PD’s own dissect beer. Leave the pretentiousness on the curb.
If you remember your first sip of a sour beer, the first question that popped into your mind was probably “Who would ever choose to drink this??” As shocking as your first sip of beer as a young drinker, even more so may be the pucker or funk that arrives when you’re expecting bitter and malty. Finding those gateway sours that can gently lead beer-drinking ponies into the farmhouse fields of glory can be difficult, but luckily Modern Times Beer is here with their New Atlantis series.
The growth in popularity of Sours the past couple of years in the craft brewing community has been extremely exciting for the woman who shoved sour gummy worms in her mouth by the handful as a child. While Sour Ales may not get the love and acclaim as Barrel-Aged beers do, they should be recognized as a beer style that takes creativity and patience, not to mention access to interesting ingredients. One such brewery taking risks with their Sours and Goses is Company Brewing, based out of Milwaukee, Wisconsin. Recently, I enjoyed Alphabetical Order, a Pink Guava Gose that originally started as a collaboration beer with Component Brewing.
“Atomic” mylkshake sours are what happen when a brewery gets tipsy off their own supply and sparked up with inspiration. Rake Beer Project’s new Raspberry Mylk takes creative license from their Imperial Milk Stouts juxtaposed with their flagship line of popular, ever-rotating smoothie-style Joose beers to devise a high-ABV, heavily-fruited hybrid.
Few styles can be as divisive among craft beer fans as fruited Sours. Some avoid them altogether, while others see them as the pinnacle of craft brewing. From time to time a beer comes along that can successfully bridge this divide. Side Project Brewing Pêche du Fermier is the poster child for this kind of mass appeal.
Produced by one of the greatest American brewers of sour beers, Side Project is as highly regarded as they come. Their ability to consistently produce delicious and complex beers is staggering and explains why trying to find their beers sometimes feels you’re on a quest for the holy grail.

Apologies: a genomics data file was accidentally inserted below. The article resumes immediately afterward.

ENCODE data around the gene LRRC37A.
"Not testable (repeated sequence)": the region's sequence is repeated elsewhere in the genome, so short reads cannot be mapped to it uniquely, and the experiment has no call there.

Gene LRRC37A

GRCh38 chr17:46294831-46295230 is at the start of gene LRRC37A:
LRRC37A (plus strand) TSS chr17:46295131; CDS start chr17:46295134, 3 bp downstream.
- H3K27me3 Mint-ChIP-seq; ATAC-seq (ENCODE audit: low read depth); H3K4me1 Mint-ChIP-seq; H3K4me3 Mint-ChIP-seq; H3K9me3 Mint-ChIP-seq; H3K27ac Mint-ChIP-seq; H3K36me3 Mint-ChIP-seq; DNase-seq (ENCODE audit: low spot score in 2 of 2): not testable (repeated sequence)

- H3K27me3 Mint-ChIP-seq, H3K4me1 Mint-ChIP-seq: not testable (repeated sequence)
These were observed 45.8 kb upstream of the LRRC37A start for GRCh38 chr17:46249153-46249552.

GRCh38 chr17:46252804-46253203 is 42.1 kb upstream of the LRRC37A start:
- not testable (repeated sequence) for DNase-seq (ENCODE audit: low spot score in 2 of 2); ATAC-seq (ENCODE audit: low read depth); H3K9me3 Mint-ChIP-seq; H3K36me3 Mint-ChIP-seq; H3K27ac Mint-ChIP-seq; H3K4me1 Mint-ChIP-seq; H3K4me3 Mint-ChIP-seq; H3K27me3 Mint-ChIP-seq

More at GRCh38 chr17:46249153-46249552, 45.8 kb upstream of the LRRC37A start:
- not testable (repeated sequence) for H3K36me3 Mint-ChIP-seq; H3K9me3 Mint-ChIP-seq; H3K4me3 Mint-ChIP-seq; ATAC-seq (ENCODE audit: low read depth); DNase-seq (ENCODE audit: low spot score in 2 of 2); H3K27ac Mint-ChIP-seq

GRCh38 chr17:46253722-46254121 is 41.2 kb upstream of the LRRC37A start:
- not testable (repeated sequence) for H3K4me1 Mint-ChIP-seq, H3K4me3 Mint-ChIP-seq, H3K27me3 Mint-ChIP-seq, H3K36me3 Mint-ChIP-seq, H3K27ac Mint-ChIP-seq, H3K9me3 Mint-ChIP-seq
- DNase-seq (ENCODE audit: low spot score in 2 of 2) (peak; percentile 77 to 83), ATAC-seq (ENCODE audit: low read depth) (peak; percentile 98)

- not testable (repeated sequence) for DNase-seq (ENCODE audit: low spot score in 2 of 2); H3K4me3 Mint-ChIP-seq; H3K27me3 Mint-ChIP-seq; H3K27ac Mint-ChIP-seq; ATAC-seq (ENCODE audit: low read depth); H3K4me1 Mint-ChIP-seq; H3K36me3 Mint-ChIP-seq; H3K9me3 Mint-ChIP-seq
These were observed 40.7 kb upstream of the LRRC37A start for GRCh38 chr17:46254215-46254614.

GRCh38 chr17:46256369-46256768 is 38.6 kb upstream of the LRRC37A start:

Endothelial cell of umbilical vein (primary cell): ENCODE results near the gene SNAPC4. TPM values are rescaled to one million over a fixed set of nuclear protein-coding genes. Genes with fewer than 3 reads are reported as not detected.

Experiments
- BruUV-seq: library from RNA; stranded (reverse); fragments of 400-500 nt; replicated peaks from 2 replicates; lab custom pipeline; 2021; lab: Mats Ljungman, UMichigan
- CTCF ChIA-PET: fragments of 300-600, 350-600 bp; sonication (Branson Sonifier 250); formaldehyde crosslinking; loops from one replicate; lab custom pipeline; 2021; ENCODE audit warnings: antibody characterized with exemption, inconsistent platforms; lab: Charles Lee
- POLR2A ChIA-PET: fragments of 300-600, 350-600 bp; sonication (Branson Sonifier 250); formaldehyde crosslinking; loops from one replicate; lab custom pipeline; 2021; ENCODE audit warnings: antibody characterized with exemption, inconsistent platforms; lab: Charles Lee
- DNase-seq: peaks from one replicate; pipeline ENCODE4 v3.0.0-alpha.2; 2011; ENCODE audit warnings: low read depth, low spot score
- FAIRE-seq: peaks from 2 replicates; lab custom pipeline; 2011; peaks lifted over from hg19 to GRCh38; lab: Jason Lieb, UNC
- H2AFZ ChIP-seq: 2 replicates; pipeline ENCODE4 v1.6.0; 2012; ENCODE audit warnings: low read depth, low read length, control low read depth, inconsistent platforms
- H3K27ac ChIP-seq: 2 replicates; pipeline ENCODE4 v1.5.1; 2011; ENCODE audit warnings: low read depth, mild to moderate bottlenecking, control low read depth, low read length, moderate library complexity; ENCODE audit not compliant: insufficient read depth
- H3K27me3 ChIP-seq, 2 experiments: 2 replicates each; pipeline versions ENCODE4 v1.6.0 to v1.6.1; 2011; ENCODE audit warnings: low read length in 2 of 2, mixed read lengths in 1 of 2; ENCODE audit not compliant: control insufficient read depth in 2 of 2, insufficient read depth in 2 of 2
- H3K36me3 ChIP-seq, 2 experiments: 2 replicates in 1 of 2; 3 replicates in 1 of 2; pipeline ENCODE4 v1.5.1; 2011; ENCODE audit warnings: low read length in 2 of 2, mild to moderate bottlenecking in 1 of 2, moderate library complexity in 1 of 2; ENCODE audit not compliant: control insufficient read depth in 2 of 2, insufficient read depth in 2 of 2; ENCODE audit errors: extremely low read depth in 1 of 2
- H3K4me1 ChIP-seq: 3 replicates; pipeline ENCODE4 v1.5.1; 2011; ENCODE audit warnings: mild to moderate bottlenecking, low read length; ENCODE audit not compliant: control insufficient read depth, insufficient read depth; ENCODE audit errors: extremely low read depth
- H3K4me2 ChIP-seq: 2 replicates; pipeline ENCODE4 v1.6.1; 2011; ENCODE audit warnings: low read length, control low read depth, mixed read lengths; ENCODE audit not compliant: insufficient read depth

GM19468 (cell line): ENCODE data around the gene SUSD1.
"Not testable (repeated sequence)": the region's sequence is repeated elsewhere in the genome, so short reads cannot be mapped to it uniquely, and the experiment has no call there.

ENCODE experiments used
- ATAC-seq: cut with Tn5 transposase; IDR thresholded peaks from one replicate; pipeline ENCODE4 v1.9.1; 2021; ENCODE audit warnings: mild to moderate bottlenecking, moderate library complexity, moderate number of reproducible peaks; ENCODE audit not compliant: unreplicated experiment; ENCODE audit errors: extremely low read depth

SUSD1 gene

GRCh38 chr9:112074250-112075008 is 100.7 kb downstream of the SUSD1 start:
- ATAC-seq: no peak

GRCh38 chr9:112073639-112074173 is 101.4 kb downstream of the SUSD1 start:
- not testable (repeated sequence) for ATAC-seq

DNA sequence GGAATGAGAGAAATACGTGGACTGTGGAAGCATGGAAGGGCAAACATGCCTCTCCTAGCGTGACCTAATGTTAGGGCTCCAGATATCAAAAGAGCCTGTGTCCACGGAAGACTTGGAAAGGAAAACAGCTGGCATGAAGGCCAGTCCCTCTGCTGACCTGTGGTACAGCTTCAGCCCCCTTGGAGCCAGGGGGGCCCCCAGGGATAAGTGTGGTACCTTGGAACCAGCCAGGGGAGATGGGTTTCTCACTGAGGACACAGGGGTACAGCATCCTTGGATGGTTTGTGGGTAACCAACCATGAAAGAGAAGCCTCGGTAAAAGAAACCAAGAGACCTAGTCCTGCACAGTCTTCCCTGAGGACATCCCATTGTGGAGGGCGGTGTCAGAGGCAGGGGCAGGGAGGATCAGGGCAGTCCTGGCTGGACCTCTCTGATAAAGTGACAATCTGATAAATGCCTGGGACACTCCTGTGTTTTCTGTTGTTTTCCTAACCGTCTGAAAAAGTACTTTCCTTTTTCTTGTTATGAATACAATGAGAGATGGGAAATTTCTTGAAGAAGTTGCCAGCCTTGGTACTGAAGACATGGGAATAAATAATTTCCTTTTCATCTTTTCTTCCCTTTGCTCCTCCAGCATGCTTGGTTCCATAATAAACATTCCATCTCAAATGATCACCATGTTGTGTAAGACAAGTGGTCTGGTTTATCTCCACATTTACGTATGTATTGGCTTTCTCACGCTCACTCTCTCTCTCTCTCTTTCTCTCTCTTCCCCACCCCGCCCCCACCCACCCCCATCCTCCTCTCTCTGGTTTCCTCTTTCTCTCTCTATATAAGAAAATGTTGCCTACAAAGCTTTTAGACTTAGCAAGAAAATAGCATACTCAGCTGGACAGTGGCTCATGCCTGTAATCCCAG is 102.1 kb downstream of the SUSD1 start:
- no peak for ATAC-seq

Pastry beers have had their day in the spotlight… but fruited breakfast pastry sours? Well, that’s a horse of another color. At Humble Forager Brewery in Madison, WI, the recipe looks simple yet contains so much more.
After a tumultuous end to 2019 and the pandemic-related uncertainty of 2020, Boulder Beer Company is forging ahead with a refresh of its brand lineup in 2021. To help kick off the rebrand, it’s created a barrel-aged version of Shake Chocolate Porter using Laws Whiskey barrels.
The new variety brings a robust and complex twist to an already-flavorful beer. Starting with the deep brown color and moving to the rich, multi-layered nose it’s clear—this beer needs to be slowly sipped and savored.
Brandon Jones is no stranger to barrel-aging and storytelling, using both his words and beer as the medium. Jones is a brewer, beer blender and self-proclaimed “funk wrangler” at Yazoo Brewing, one of the godfathers of the Nashville’s craft beer scene. When Brandon isn’t wrangling funk, he’s sharing recipes on his blog, EmbracetheFunk.com, where he talks about spontaneous fermentation, wild yeast and bacteria—all of what give wild ales their unique and “sour” profiles. On Embrace the Funk, Brandon states his modest goal of making the world of sour beers a bit more approachable.
Texan Fruited Sours tend to fly deeply, almost suspiciously under the radar. Not because we’re not proud of them – on the contrary. The truth is that they are so lip-smacking-tasty that we want to keep them all to ourselves. Choosing just one Fruited Sour from a truly dizzying array of outstanding options was a small challenge in itself, but when we heard about new kids on the block Urban South HTX’s ultra flavor-dynamic collaboration with Pennsylvania’s Imprint Beer Co., we heeded the call. Spilled Schmoojee was the result of their collaboration.
February is a month where you can pour your heart out to the one you love; alternatively, it’s a perfect opportunity to pour a Fruited Sour Ale. Fruited Sours can be a little intense and definitively complex, but still completely satisfying (not unlike most relationships). For classic beer drinkers, the first sip of a Fruited Sour is more like trying a cocktail than sipping an IPA; Fruited Sours demand your attention in drinking. Their unique flavor profiles and ruby-red and golden hues make them perfect for special occasions- including Valentine’s Day. This month, look no further than Anchorage Brewing Company Fruited Sour, Scream, to celebrate the day of love.